Although we will be going onto doing technical notes, we will have more architectural advice for more specific type of developments. We are saying look we want to see that you have gone through a thought process here. Because what I think happens in Scotland is that there has been no thought process. You allocate a piece of land and essentially you cram as many units onto it as you possibly can to make money. And that is where we are coming from, a free market kind of view where to a degree it is up to the developer to make that decision. And I think through doing things like design guidance you are saying actually it isn`t just a one way process. You need to give something back. Obviously you have to create a place for people, that is nice to live in but it is actually doing something for the community that already exists there which really matters.
So the place making guide is not prescriptive, it is not about saying we have to build a certain height or style. It is about how you have come to the conclusion of that design how you have responded to the place and the need of the community around you. And at the end of the process we may still not agree but least we understand how you got to that result. And that means you can have a conversation. Whereas what I found with planning applications that you get a planning application, a layout that will have as many units on it as possible and you are almost on the back foot. It is not a dialogue, it is already fixed. So you are constantly backtracking and trying to change little bits about it but the concept is already laid down.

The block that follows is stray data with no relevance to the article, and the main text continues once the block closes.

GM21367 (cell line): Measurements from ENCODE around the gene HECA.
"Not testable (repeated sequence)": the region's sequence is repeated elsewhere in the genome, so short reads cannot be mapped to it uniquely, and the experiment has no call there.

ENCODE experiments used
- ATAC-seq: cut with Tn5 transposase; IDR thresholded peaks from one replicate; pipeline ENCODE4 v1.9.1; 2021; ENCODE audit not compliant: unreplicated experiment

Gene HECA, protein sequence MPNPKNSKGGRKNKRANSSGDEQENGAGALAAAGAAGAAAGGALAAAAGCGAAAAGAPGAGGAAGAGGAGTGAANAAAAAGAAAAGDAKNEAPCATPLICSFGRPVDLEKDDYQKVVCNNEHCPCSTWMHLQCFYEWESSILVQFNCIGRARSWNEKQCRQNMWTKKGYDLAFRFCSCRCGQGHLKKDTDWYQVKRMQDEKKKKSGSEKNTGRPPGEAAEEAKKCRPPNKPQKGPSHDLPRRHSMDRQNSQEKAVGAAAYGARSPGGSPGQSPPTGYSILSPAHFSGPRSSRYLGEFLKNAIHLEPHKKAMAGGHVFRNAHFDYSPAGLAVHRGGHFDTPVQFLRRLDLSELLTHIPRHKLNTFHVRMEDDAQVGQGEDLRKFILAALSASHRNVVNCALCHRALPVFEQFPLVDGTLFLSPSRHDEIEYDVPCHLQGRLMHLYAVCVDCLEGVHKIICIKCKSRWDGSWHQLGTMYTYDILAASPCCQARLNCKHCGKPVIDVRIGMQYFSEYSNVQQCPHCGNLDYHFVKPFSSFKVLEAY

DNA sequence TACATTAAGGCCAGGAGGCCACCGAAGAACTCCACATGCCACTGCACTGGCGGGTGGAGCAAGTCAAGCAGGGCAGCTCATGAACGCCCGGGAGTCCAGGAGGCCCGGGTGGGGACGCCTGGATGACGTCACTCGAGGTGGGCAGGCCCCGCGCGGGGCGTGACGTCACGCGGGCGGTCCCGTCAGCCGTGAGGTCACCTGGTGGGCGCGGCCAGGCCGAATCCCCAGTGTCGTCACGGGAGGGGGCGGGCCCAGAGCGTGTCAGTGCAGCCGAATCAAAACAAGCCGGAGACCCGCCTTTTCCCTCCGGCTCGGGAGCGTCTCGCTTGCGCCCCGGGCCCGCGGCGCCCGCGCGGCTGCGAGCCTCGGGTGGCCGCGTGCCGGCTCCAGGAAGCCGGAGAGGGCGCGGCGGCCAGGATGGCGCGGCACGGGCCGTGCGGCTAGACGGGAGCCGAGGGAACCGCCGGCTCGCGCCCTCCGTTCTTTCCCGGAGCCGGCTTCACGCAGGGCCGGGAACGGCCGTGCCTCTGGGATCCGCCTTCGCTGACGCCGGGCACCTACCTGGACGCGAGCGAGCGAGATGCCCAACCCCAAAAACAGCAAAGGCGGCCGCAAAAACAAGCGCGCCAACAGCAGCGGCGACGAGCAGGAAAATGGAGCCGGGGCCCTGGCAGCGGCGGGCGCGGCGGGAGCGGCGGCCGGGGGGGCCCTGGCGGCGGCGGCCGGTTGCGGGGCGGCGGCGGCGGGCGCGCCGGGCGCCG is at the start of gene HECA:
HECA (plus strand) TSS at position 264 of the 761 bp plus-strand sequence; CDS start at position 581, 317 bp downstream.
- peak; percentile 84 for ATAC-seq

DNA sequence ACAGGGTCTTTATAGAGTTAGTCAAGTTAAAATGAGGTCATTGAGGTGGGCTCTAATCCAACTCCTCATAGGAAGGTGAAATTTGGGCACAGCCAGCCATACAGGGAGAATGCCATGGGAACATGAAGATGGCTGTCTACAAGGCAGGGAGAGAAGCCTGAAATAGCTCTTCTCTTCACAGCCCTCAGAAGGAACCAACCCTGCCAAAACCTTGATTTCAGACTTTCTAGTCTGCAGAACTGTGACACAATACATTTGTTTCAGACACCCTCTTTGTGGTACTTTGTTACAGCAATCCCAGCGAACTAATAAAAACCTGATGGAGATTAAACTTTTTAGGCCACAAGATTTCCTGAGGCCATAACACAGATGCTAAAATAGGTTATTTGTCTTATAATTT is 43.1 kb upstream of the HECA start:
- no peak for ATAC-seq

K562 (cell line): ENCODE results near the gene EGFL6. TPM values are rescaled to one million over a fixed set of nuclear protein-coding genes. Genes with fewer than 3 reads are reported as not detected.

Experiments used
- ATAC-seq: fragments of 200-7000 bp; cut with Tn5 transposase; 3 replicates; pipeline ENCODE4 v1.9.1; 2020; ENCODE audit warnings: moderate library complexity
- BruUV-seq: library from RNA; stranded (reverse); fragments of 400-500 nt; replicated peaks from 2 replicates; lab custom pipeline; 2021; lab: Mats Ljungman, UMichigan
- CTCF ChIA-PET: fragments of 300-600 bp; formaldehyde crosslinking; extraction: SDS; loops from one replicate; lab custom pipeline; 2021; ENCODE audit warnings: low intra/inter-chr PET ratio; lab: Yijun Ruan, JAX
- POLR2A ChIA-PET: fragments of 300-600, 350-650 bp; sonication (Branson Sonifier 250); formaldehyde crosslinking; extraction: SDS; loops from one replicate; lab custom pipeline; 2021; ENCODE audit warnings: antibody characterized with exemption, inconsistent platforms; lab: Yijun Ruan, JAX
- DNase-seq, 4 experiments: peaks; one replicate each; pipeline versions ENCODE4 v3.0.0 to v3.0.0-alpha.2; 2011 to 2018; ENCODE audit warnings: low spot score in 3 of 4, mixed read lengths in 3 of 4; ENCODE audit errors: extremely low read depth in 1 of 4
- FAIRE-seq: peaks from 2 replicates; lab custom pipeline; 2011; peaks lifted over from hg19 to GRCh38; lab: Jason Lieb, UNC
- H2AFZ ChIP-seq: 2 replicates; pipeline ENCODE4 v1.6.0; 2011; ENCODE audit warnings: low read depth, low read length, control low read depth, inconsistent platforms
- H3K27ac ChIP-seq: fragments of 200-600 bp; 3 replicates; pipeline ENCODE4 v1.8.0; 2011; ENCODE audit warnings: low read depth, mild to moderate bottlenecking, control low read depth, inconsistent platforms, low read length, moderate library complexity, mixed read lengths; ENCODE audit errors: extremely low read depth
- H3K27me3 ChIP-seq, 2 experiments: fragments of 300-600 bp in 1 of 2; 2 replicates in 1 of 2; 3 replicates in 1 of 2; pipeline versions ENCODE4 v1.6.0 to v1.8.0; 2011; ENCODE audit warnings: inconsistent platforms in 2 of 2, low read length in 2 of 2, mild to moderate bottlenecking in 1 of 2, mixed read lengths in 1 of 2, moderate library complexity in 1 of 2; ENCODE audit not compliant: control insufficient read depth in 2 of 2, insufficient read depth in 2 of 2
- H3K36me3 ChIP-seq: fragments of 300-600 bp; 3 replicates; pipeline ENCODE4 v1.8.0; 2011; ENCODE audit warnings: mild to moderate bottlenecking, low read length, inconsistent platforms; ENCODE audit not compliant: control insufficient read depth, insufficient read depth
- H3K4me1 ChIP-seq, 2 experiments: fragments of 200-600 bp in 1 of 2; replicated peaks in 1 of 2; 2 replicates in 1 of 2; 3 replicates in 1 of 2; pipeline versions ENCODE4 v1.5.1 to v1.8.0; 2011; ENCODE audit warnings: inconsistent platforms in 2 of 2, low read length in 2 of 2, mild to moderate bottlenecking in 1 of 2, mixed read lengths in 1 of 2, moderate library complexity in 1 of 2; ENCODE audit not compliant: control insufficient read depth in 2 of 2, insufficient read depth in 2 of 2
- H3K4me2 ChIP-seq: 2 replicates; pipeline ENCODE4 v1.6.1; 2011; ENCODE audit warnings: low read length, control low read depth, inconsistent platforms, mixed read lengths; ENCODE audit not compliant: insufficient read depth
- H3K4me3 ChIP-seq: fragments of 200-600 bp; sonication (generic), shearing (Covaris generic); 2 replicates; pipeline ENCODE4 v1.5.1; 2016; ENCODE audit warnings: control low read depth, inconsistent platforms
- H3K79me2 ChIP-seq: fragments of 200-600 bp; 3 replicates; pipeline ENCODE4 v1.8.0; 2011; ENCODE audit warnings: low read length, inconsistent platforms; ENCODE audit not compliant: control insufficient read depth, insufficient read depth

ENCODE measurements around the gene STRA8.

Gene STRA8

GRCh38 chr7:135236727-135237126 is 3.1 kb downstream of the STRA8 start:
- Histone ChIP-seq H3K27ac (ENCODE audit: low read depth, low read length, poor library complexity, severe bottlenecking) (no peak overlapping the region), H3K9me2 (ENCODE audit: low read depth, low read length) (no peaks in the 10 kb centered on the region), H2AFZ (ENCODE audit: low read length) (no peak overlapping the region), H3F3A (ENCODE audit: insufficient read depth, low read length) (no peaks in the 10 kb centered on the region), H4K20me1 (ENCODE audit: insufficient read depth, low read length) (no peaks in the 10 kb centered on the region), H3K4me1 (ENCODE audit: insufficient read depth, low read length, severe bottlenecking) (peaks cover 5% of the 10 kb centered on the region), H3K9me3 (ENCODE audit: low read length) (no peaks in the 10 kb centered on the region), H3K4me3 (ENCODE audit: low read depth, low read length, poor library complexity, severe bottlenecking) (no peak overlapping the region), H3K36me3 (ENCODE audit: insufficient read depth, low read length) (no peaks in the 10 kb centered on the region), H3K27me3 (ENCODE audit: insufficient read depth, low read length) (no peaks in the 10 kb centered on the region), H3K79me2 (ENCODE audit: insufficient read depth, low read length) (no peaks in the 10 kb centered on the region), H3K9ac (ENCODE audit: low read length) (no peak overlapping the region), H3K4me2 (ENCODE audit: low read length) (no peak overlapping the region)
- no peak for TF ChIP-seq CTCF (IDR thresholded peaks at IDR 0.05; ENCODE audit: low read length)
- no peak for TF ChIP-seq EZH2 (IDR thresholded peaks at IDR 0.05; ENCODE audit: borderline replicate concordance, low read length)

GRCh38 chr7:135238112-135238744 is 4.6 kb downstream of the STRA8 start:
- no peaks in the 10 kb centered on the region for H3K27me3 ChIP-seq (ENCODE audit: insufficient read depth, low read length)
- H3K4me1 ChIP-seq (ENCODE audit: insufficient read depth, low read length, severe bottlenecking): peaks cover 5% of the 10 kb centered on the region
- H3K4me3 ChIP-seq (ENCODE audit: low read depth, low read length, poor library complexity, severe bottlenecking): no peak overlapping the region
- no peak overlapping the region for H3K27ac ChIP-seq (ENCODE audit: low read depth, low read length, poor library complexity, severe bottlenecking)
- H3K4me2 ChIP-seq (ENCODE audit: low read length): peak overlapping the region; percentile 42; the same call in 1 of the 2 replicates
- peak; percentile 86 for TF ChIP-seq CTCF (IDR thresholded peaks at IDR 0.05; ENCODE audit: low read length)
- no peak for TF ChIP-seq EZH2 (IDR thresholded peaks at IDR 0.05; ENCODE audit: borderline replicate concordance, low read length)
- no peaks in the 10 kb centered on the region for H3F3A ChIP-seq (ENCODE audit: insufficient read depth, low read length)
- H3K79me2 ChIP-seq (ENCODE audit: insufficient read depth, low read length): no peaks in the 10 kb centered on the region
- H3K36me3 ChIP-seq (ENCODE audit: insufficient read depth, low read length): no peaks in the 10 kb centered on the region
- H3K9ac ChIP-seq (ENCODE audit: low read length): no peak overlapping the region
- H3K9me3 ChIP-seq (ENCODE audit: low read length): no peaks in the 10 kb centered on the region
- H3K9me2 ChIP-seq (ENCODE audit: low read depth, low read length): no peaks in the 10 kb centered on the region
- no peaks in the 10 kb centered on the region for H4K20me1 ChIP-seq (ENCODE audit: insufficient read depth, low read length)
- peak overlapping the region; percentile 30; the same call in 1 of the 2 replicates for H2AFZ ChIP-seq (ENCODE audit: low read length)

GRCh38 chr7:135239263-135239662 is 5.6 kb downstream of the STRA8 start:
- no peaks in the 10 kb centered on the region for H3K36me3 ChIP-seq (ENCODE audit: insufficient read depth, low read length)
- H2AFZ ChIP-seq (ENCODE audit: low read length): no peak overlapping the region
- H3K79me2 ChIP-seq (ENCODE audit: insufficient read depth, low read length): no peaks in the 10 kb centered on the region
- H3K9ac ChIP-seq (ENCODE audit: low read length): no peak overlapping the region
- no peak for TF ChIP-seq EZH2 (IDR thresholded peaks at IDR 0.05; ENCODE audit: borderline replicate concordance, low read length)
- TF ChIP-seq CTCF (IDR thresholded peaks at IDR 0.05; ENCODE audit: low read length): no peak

You use the term design, but it`s not design that it is really all about. It is about people`s lives. So the place making guidance is just breaking this traditional view of “we want to do this on this piece of land and we are going to push as hard as we can to achieve it”. So we are saying no, actually there are other elements involved in this, planning is about… you know everything.
I think a dialogue from the beginning can result in good design. People are really creative if allowed to work in certain conditions. When I was studying, I interviewed an architect who was saying the battle between the client and the planning department often result in a situation where nobody gets what they want, because there is no strong vision. And sometimes I think we are not very brave as planners and think that we can`t make those sort of decisions.
Hajni Biro: How would you say public engagement fits into this process?